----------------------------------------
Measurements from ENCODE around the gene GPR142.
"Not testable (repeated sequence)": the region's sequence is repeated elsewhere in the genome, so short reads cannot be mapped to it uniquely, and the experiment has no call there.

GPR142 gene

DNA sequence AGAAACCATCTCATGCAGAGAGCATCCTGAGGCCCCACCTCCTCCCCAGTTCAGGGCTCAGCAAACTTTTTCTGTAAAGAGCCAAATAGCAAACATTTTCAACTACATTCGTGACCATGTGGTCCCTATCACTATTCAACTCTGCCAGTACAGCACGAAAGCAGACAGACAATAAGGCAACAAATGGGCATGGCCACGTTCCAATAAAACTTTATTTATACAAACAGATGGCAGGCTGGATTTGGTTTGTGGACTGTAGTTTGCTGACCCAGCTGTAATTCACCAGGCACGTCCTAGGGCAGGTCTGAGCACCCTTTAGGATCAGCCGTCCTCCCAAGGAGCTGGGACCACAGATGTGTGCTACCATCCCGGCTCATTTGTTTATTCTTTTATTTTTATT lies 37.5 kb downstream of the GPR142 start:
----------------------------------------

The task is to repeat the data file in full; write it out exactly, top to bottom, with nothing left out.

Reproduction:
Measurements from ENCODE around the gene GPR142.
"Not testable (repeated sequence)": the region's sequence is repeated elsewhere in the genome, so short reads cannot be mapped to it uniquely, and the experiment has no call there.

GPR142 gene

DNA sequence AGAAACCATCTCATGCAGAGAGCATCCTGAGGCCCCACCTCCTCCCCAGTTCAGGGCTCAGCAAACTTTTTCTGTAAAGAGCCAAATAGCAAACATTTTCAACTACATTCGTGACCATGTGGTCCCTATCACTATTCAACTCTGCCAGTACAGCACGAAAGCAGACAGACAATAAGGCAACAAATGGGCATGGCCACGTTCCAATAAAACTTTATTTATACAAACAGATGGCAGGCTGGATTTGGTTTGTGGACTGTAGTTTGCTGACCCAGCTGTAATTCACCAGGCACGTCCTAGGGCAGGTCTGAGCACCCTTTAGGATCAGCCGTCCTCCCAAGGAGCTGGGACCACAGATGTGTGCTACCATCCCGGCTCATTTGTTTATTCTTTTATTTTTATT lies 37.5 kb downstream of the GPR142 start: